by Brendan Sample
After a collaborative effort from the school community, Springside Chestnut Hill Academy officially unveiled its new mission statement in conjunction with the start of the 2017-2018 school year. The initiative was led by Dr. Stephen Druggan, SCH Head of School, who took over the position in July of last year.
“Last year when I arrived … we didn’t have a clear mission,” said Druggan in a Facebook Live interview with former NBC 10 news anchor Renee Chenault-Fattah. “We didn’t really have the values that everyone spoke about; we didn’t have them documented anywhere. So I went to the board and asked permission to put us on the road to clarity.”
What followed was a year-long collaboration among faculty, alumni, students, board members, parents and other members of the SCH community to determine a new, clearly defined mission. While the mission will continue to be fully developed and implemented over the next several years, the statement itself has been updated on the school’s website. It reads:
“We are an inclusive community on a mission to inspire unbounded curiosity and independent thought in every one of our students. In a unique educational environment that extends well beyond campus, we nurture students’ knowledge of themselves and the world, expanding their full academic and personal potential while preparing them to lead lives characterized by thoughtfulness, integrity and a quest to effect positive change.”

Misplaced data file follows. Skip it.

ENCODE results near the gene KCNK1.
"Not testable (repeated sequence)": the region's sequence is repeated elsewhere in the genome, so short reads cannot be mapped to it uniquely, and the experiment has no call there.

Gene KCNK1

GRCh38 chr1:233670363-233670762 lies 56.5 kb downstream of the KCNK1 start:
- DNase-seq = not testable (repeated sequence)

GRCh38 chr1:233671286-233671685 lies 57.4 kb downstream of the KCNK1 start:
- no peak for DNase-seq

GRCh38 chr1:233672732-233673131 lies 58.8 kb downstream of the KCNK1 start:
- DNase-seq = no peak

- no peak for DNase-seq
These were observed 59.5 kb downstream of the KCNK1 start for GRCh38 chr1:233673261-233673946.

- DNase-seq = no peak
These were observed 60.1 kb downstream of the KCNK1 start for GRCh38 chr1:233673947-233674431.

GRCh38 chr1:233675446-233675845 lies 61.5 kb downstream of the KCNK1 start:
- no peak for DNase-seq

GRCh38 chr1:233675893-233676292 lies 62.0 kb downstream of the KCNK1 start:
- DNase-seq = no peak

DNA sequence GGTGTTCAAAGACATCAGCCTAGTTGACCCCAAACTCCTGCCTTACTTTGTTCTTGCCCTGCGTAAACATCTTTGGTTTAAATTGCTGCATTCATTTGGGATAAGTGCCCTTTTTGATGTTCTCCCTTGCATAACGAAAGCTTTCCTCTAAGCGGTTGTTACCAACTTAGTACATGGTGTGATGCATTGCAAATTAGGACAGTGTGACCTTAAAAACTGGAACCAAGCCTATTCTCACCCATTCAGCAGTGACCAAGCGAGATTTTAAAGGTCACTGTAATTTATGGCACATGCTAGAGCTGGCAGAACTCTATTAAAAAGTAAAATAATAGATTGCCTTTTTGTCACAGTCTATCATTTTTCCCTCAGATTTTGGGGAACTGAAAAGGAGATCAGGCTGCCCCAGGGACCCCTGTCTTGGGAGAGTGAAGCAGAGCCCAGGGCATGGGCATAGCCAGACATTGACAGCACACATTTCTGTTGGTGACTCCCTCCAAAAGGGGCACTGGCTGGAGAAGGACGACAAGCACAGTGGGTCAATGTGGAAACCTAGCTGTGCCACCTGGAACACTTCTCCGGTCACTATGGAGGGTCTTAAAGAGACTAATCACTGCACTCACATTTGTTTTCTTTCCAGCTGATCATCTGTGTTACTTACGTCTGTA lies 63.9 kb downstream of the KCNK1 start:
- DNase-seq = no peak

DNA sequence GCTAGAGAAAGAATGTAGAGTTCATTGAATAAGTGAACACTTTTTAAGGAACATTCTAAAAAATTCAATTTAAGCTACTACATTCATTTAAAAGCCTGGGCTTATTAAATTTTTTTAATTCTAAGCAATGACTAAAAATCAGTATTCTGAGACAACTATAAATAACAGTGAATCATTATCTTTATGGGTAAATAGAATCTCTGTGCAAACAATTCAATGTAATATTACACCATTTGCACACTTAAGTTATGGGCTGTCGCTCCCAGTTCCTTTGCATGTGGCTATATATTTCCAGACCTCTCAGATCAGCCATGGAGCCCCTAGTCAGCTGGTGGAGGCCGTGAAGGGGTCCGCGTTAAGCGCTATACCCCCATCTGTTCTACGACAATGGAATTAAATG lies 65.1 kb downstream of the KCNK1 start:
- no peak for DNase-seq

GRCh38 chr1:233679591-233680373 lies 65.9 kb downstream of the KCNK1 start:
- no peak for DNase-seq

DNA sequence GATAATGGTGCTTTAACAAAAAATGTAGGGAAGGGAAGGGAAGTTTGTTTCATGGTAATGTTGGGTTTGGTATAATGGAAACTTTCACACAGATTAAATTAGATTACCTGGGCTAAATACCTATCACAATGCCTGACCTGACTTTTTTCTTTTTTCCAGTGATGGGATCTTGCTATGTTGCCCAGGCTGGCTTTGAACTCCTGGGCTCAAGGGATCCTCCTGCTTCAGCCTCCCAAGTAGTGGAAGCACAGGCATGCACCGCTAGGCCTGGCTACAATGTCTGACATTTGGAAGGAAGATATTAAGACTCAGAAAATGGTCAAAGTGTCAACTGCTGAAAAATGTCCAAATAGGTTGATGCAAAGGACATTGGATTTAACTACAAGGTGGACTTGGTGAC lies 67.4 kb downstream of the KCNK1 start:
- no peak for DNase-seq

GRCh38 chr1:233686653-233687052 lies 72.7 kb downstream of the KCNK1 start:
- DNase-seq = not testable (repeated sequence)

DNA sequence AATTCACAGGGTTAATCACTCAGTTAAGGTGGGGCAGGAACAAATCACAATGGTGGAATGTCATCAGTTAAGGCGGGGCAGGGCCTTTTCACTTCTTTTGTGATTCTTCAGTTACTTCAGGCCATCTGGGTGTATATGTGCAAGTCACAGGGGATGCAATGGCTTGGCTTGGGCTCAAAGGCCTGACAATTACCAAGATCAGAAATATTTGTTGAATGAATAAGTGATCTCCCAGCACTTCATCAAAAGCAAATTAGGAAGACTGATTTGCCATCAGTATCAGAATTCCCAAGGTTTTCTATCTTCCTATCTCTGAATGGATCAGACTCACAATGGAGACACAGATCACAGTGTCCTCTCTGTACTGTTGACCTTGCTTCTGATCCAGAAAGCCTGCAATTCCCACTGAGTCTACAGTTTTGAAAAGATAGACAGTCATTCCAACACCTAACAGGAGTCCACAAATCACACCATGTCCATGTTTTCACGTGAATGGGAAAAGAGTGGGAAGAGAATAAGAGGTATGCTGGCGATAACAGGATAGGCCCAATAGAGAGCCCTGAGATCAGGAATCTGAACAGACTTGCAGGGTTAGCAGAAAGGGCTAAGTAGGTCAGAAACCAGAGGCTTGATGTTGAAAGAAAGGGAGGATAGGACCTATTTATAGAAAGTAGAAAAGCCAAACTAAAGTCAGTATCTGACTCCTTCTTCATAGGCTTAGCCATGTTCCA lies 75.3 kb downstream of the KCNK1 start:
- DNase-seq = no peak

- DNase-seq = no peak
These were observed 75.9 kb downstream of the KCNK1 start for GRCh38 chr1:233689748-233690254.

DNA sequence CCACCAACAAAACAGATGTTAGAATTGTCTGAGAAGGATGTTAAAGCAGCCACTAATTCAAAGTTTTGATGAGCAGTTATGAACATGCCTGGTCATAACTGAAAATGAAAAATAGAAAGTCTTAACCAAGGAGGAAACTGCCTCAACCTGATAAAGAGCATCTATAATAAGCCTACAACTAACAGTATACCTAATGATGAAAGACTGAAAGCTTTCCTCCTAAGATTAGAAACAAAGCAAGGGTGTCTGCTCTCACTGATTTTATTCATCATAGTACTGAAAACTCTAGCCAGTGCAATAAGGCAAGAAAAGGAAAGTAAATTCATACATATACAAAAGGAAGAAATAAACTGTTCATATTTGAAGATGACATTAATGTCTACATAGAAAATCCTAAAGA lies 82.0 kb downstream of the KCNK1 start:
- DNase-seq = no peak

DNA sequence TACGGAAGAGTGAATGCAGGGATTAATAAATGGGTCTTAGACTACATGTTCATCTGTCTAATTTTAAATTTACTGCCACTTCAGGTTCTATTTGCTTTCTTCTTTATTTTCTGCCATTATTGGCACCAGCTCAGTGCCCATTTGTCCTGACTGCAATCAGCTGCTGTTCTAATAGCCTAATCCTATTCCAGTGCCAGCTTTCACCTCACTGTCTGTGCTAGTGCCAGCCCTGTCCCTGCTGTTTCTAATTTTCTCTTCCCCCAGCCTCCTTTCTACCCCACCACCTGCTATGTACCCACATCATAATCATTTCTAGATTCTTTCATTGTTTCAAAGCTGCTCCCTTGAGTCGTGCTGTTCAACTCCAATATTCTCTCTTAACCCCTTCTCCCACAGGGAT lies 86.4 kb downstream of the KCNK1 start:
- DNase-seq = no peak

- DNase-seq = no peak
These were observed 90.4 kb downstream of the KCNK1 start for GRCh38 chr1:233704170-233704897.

In addition the mission statement, SCH also rolled out a new set of values to go along with it. The updated values are: Diversity, Courage, Thoughtfulness, Resilience and Integrity.
Now that the school has officially updated its mission statement and values, SCH’s efforts over the next two years will focus on implementing the mission into every aspect of the school community. Referred to as the “Roadmap,” this two-year plan will give everyone at SCH a clear description of how the school intends to achieve its new goals as well as continue moving forward in the future.
“It’s about making sure we own this and that they are more than just words on the wall,” Druggan said. “We will go slow to go fast, because students are very astute. If they see this major roll-out of words that they don’t know the full meaning of yet, they’ll be very cynical.”
With this process ultimately taking several years to complete, there will be plenty of work that needs to be done in addition to the everyday tasks of operating SCH. While balancing the short-term goals of SCH with the new long-term ones will certainly not be an easy task, Druggan is embracing it head-on while remaining optimistic about the school’s future.
“One of the great joys of this school … is that the kids run in here much faster in the morning than they run out in the evening,” Druggan said. “So I really look forward to … being in as many front gates as possible, shaking their hands and looking those kids in the eye and saying, ‘Good morning. Welcome back.’”